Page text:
I had done a 135-day first schedule, handed it to Lawrence Bender and Ben Walsh, and they were like, “Are you kidding me? You didn’t show Quentin this, did you?” “No, this is just what I think. I haven’t shown it to anybody.” “No way we’re going to be shooting for 135 days. Go back and make it a 98-day schedule.” So I made a 98-day schedule, and they said, “Great. Now you can bring it to Quentin.” I bring it to Quentin and he looks at the first week or so and says, “Good start, good start. The first week looks great,” and he hands it back. I’m like, “There are another 92 days. There’s a whole other 20 weeks there.” He says, “Yeah, I’ve never done this before. I don’t know how long it’s going to take.” So that puts a little bit of pressure on me, Ben Walsh, the line producer, and Lawrence Bender. Anxiety was coming from the producers’ side, which I spent a lot of time trying to keep away from the set, because Quentin doesn’t work as well under that. We did go over in our time in China, because that House of Blue Leaves fight was so big. Which obviously put more pressure on all the things that we were looking to do when we came back to the States.
In the Kill Bill script, Elle Driver dies. I remember sitting in Budd’s trailer as we’re rehearsing the fight between The Bride and Elle Driver. Everybody’s flying back and forth, the rehearsal’s happening. I’m looking at Quentin and he’s not engaged. I said, “Dude, what’s up?” He takes me off the set and says, “I’ve been thinking: What if Elle doesn’t die? What if Uma and Daryl fight and Uma just pokes out her eye and leaves her there thrashing around the trailer and she’s blind?” “So, you see the eyeball drop?” “Yeah, Uma’s big toe steps on it.” I said, “That’s wild.” “Well, what do we do?” “We wrap. You go home, figure out exactly how you want this fight to be. Give me some ideas as to what you think it’s going to be, so I can start working with the effects guys, and let’s go get Lawrence and Ben.” He went home, put the new fight together and felt much better, but that changed everything, because The Bride was going to bury Elle Driver in the desert, in the rain. We had a whole set piece that was supposed to happen, so we had to redo this fight in 24 hours. We wound up shooting for 154 days over the course of two movies.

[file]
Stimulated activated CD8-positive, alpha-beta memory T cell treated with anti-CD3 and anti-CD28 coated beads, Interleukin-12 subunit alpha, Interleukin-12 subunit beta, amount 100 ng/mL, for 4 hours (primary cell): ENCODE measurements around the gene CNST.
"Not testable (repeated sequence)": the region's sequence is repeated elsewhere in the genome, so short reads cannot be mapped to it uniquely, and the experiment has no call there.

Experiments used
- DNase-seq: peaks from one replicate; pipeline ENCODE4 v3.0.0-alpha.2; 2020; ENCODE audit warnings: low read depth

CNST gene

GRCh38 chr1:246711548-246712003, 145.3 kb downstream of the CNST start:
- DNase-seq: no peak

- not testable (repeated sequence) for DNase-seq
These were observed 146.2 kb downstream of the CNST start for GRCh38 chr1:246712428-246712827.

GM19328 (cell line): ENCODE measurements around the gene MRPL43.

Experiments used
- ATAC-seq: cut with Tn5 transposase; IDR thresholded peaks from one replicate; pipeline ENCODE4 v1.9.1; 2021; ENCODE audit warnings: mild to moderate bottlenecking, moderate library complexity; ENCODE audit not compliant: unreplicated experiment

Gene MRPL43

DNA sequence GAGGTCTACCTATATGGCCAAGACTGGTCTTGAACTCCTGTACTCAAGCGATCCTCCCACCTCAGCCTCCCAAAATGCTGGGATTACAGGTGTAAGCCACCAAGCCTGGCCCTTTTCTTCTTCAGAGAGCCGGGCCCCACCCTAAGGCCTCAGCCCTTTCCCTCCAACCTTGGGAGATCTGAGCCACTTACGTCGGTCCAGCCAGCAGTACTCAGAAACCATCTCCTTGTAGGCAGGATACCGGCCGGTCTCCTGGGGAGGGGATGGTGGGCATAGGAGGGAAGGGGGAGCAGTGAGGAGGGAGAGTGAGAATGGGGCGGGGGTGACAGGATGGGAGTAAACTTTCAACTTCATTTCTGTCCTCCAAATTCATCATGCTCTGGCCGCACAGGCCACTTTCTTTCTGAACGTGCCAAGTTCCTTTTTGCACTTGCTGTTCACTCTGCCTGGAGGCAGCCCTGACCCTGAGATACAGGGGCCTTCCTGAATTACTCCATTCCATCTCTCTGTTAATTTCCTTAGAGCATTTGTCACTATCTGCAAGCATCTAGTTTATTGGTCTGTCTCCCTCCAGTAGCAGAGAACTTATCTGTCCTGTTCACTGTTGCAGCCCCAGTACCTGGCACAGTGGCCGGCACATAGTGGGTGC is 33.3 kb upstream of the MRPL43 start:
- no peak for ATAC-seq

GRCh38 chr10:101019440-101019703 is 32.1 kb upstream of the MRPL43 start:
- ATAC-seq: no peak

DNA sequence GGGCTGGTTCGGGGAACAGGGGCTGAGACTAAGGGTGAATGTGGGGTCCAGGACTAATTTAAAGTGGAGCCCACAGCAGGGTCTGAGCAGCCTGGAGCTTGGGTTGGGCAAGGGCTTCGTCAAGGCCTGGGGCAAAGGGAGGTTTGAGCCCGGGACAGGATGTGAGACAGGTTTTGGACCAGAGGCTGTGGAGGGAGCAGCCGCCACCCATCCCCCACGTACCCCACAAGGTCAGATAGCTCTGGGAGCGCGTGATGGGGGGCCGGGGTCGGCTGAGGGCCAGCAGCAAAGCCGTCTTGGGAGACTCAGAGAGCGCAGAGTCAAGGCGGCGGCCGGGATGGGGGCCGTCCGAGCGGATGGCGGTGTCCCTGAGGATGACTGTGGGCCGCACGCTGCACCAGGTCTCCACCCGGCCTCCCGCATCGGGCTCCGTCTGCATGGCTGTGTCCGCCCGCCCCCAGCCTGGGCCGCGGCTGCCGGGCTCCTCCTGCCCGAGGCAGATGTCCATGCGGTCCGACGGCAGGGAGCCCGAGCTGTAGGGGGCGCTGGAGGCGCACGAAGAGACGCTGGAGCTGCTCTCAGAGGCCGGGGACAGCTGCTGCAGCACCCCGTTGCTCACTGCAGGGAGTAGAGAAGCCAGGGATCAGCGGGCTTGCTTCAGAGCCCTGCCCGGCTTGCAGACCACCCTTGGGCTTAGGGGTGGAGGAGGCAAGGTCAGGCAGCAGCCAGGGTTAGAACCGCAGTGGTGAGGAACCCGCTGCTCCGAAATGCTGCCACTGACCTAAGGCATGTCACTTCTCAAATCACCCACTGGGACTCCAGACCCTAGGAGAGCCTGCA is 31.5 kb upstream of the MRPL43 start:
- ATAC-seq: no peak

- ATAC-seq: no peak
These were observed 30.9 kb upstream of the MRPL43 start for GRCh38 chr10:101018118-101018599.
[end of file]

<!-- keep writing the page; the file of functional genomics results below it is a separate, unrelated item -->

There was a certain point when we were out in Barstow and everybody ate at the same hotel, and everybody got sick. So we shot one day with one-third of the crew. Different little things happen over the course of shooting for a whole year with four different languages. We had the Chinese, we had the Japanese, we had the Spanish speakers, we had English. So we didn’t do a production meeting, because it would’ve been like the United Nations. I broke it into three separate meetings, as opposed to one big meeting.
Filmmaker: Going back to the issue of scheduling, do you have any kind of philosophy about what kind of material you like to schedule for the first day of shooting? How do you want to set the tone?
Clark: In general, if I can have number one on the call-sheet as the only person participating, that’s a great first day, because that’s the relationship that really has to get off the ground. Having the director and the lead actor work for the first time as much as they can with each other, with a relatively mellow page count, is great. It doesn’t always work out that way. Sometimes it just can’t.